Zammbi Zammbi - 1 month ago 10x
Java Question

Java 7 language features with Android

Just wondering if anyone has tried using new Java 7 language features with Android?
I know that Android reads the bytecode that Java spits out and turns it to dex. So I guess my question is can it understand the bytecode of Java 7?


If you are using Android Studio, the Java 7 language should be enabled automatically without any patches. Try-with-resource requires API Level 19+, and NIO 2.0 stuff are missing.

If you can't use Java 7 features, see @Nuno's answer on how to edit your build.gradle.

The following is for historical interest only.

A small part of Java 7 can certainly be used with Android (note: I have only tested on 4.1).

First of all, you could not use Eclipse's ADT because it is hard-coded that only Java compiler 1.5 and 1.6 are compliant. You could recompile ADT but I find there is no simple way to do that aside from recompiling the whole Android together.

But you don't need to use Eclipse. For instance, Android Studio 0.3.2, IntelliJ IDEA CE and other javac-based IDEs supports compiling to Android and you could set the compliance even up to Java 8 with:

  • File → Project Structure → Modules → (pick the module at the 2nd pane) → Language level → (choose "7.0 - Diamonds, ARM, multi-catch, etc.")

Enabling Java 7 on IntelliJ

This only allows Java 7 language features, and you can hardly benefit from anything since a half of improvement also comes from the library. Features you could use are those which do not depend on the library:

  • Diamond operator (<>)
  • String switch
  • Multiple-catch (catch (Exc1 | Exc2 e))
  • Underscore in number literals (1_234_567)
  • Binary literals (0b1110111)

And these features cannot be used yet:

  • The try-with-resources statement — because it requires the non-existing interface "java.lang.AutoCloseable" (this can be used publicly in 4.4+)
  • The @SafeVarargs annotation — because "java.lang.SafeVarargs" does not exist

... "yet" :) It turns out that, although Android's library is targeting for 1.6, the Android source does contain interfaces like AutoCloseable and traditional interfaces like Closeable does inherit from AutoCloseable (SafeVarargs is really missing, though). We could confirm its existence via reflection. They are hidden simply because the Javadoc has the @hide tag, which caused the "android.jar" not to include them.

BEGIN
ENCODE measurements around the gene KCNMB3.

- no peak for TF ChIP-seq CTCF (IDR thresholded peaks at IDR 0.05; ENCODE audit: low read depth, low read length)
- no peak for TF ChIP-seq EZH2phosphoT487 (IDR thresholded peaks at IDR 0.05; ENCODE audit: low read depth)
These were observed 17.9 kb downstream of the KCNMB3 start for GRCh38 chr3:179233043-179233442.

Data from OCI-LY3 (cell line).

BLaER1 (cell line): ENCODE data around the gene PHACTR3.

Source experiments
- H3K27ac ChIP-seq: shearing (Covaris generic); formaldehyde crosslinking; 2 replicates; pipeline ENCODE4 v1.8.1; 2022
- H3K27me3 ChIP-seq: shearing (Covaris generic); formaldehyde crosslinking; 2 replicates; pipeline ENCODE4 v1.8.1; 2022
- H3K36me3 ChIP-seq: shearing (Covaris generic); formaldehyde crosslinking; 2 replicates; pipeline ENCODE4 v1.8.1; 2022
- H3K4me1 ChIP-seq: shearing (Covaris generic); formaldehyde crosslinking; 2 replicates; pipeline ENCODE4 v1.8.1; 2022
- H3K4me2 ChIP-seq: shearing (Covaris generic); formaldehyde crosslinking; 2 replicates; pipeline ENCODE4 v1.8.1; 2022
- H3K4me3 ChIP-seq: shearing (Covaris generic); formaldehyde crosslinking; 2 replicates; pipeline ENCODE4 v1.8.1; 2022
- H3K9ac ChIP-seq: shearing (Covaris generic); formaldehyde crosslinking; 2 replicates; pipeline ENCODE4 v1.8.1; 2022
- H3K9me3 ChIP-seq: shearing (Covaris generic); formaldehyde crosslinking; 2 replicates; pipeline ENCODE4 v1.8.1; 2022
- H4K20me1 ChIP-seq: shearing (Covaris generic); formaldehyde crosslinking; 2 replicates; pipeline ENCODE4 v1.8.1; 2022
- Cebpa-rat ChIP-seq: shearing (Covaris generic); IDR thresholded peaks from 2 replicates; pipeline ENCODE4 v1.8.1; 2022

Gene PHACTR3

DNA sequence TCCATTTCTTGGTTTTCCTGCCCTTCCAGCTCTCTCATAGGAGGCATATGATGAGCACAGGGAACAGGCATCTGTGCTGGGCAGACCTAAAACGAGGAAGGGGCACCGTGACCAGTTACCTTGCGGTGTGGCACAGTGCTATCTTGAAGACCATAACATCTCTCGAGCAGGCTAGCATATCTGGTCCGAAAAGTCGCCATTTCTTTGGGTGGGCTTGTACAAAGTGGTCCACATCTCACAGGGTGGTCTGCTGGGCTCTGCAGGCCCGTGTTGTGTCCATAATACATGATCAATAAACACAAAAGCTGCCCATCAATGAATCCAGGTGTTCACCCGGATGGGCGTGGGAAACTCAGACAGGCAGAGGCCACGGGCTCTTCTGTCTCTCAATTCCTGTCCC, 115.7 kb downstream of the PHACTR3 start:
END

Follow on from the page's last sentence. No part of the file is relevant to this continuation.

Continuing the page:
There is already as existing question How do I build the Android SDK with hidden and internal APIs available? on how to get those methods back. You just need to replace the existing "android.jar" reference of the current Platform with our customized one, then many of the Java 7 APIs will become available (the procedure is similar to that in Eclipse. Check Project Structure → SDKs.)

In additional to AutoCloseable, (only) the following Java 7 library features are also revealed:

  • Exception chaining constructors in ConcurrentModificationException, LinkageError and AssertionError
  • The static .compare() methods for primitives:,,,,,
  • Currency: .getAvailableCurrencies(), .getDisplayName() (but without .getNumericCode())
  • BitSet: .previousSetBit(), .previousClearBit(), .valueOf(), .toLongArray(), .toByteArray()
  • Collections: .emptyEnumeration(), .emptyIterator(), .emptyListIterator()
  • AutoCloseable
  • Throwable: .addSuppressed(), .getSuppressed(), and the 4-argument constructor
  • Character: .compare(), .isSurrogate(), .getName(), .highSurrogate(), .lowSurrogate(), .isBmpCodePoint() (but without .isAlphabetic() and .isIdeographic())
  • System: .lineSeparator() (undocumented?)
  • java.lang.reflect.Modifier: .classModifiers(), .constructorModifiers(), .fieldModifiers(), .interfaceModifiers(), .methodModifiers()
  • NetworkInterface: .getIndex(), .getByIndex()
  • InetSocketAddress: .getHostString()
  • InetAddress: .getLoopbackAddress()
  • Logger: .getGlobal()
  • ConcurrentLinkedDeque
  • AbstractQueuedSynchronizer: .hasQueuedPredecessors()
  • DeflaterOutputStream: the 3 constructors with "syncFlush".
  • Deflater: .NO_FLUSH, .SYNC_FLUSH, .FULL_FLUSH, .deflate() with 4 arguments

That's basically all. In particular, NIO 2.0 does not exist, and Arrays.asList is still not @SafeVarargs.